Title: Chanting Madness
Q: Iím not going to remember the names of these cards ... but ... here goes anyway, as I think youíll know easily. My daughter was playing in a tourney on Friday. There were no judges. She was playing R/G beats in extended, facing a control deck.
Opponent got out a lock combo with some scepter that copied any instant. He copied an instant that doesnít allow the opponent to play spells during the turn he taps the scepter. (I think thatís how it worked). Youíve probably seen this combo Iím assuming.
My daughter couldnít play anything on her turn, and was forced to discard once she held 8 cards. She wants to play the Basking Rootwalla for its madness cost.
Can she do this with the lock combo in play? If so, can it be counterspelled?
A: I believe her opponent had the following on Isochron Scepter:
Kicker W (You may pay an additional W as you play this spell.)
Target player canít play spells this turn.
If the kicker cost was paid, creatures canít attack this turn.
She wouldn't be able to play the Rootwalla, as you do play the card as part of the madness ability. She would be able to remove it from the game as the first part of madness, but she wouldn't be able to play it.
502.24a Madness is a keyword that represents two abilities. The first is a static ability that functions while the card with madness is in a playerís hand. The second is a triggered ability that functions when the first ability is applied. "Madness [cost]" means "If a player would discard this card, that player discards it, but may remove it from the game instead of putting it into his or her graveyard" and "When this card is removed from the game this way, until that player passes next, the player may play it any time he or she could play an instant as though it were in his or her hand by paying [cost] rather than paying its mana cost. When the player passes next, he or she puts this card into his or her graveyard."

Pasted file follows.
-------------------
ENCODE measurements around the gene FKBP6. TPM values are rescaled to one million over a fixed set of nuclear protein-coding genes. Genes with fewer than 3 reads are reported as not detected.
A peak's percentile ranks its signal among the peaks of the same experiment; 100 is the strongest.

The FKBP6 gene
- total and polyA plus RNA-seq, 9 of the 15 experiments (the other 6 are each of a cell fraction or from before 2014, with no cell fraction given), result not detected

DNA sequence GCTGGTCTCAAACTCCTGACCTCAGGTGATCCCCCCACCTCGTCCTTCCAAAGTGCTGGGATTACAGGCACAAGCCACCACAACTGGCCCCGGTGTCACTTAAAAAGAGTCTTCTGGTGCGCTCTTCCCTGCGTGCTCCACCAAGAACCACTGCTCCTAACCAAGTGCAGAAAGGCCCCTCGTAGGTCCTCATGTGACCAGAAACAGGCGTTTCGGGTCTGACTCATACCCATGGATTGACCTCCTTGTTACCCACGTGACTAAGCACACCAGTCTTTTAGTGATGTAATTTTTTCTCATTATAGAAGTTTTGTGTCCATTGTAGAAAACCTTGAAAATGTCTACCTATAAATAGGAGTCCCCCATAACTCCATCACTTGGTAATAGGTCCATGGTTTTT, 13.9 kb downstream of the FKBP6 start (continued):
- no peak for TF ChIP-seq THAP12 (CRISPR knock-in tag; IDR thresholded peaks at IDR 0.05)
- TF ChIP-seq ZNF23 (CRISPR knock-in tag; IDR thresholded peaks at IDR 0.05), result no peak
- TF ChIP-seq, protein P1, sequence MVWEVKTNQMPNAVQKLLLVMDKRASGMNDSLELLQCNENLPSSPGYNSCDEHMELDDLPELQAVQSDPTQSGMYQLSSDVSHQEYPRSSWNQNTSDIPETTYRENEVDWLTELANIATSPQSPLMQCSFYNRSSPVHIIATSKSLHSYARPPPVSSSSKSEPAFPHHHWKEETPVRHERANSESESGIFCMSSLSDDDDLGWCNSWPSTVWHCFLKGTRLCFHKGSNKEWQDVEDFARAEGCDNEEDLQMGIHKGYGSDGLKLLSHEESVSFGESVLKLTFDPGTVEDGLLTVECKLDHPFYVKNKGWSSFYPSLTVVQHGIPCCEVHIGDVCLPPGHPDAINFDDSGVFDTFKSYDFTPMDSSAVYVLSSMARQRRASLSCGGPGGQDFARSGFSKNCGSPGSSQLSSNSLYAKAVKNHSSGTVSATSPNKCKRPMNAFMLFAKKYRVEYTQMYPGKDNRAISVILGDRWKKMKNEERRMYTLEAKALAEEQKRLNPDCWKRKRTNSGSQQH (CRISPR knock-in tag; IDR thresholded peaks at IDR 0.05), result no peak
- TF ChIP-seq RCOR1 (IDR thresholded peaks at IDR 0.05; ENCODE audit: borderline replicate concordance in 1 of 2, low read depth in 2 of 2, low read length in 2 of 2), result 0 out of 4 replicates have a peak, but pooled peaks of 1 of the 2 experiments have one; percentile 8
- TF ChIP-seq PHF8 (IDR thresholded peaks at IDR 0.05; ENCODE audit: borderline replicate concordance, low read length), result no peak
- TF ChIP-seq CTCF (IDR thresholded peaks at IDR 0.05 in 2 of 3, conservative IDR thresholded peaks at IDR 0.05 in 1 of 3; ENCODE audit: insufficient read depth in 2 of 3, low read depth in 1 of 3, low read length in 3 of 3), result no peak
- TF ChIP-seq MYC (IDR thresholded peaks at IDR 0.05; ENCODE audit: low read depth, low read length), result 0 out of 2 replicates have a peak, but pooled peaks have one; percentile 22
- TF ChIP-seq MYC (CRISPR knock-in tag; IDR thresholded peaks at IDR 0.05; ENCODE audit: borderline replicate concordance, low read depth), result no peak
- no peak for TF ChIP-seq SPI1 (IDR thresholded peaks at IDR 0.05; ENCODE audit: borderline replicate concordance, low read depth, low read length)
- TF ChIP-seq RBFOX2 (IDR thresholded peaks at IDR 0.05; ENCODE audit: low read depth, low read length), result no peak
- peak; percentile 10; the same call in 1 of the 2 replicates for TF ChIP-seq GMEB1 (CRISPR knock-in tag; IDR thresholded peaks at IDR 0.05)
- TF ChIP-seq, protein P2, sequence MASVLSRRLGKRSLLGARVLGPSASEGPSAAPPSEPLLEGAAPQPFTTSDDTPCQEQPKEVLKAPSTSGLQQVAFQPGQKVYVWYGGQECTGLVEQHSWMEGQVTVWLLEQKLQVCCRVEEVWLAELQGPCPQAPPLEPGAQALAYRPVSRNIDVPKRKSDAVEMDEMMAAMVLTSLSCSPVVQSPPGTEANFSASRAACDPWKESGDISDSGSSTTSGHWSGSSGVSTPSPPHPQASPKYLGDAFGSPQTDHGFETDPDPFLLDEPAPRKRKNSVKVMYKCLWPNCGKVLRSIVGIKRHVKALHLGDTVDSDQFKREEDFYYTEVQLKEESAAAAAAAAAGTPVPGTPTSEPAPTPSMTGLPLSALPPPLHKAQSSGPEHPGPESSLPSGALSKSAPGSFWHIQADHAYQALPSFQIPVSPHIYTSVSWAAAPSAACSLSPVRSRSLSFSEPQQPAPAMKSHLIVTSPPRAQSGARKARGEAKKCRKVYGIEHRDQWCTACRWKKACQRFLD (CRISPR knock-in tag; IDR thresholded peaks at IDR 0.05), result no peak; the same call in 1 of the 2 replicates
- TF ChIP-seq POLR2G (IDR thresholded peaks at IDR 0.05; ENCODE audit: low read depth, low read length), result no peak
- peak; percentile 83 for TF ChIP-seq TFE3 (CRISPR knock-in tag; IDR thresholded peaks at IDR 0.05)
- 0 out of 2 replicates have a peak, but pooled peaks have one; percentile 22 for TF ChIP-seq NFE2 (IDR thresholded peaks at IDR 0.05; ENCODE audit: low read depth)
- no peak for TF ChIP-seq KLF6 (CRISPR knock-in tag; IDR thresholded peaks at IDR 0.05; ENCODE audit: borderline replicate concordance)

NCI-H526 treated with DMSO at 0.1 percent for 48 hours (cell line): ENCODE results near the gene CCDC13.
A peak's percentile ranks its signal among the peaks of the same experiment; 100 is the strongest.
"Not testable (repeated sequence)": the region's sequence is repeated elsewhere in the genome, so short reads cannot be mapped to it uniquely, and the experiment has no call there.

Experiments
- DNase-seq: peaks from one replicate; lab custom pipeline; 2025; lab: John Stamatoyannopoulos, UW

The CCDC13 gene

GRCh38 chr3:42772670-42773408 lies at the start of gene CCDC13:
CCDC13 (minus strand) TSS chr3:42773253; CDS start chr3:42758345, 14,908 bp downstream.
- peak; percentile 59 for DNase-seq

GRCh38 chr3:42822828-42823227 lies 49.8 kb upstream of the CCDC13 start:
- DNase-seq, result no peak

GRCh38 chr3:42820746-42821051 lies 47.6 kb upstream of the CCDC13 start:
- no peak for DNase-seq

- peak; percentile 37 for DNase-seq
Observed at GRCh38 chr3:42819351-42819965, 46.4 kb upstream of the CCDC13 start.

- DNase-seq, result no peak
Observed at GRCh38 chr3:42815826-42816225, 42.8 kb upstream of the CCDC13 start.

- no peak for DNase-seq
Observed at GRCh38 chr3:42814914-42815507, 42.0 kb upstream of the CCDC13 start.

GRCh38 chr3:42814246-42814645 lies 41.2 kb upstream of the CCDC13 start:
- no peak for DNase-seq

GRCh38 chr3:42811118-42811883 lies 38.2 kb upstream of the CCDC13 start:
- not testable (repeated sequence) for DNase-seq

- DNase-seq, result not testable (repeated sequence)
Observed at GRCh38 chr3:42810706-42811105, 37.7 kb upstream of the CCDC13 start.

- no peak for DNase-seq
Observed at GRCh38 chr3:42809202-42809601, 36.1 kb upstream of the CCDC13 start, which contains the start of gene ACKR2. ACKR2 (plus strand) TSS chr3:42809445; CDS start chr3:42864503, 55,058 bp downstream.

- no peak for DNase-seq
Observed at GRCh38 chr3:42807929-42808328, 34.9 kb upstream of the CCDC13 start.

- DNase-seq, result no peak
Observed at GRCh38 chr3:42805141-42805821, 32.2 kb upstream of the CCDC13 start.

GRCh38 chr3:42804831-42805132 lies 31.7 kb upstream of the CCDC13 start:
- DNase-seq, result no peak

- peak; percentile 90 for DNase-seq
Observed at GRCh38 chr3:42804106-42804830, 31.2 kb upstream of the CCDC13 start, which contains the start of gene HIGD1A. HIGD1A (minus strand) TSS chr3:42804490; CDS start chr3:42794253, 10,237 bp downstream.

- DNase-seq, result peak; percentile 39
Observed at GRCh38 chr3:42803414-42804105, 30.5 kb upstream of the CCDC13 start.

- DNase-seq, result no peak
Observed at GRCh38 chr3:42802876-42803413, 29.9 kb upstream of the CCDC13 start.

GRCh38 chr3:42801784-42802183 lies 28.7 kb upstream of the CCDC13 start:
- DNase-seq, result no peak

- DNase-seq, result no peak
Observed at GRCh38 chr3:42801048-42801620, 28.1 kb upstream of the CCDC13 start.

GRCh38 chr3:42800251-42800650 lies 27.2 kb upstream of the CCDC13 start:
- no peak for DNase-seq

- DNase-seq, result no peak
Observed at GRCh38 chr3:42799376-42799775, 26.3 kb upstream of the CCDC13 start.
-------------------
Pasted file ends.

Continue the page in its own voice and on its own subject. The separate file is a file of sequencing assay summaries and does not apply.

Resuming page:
Q: Is that madness thing supposed to make sense? Itís like a bunch of gibberish.
ďMadness 0 (You may play this card for its madness cost at the time you discard it from your hand.)Ē
Where does ďremove it from the gameĒ come into play at all? Iím confused. Whatís being removed from the game?
A: The way they chose to make the mechanic work, it has to be that "lawyerly."
The removal from game is the first step in playing it via madness. Normally, when cards are discarded, they go to your graveyard (from your hand). If you choose to play a card with madness via madness when it is discarded from your hand, instead of moving it to your graveyard, you move it to your removed from game zone instead. Then you play it from there.
Picky judges and Magic Online are the only people that ever reference the removed from game zone in the process, though. Most people just show the card, put it on the table, and pay the madness cost.
Q: My opponent begins his turn by sacrificing Lifespark Spellbomb to turn one of his lands into a 3/3 creature (while still being a land). He also has an Omega Myr already in play, two cards in his hand, and three untapped lands.
At this point, I play Recoil on the 3/3 Land intending to send it back to his hand and have him discard a card.
He then says he is tapping the 3/3 Land for one mana to play a spell (irrelevant 1/1 card, no effects), taps his other three mana to play an Urborg Drake (1BU, 2/3 flier) and then says the card he is discarding from the requirement of Recoil is the 3/3 Land that was returned to his hand.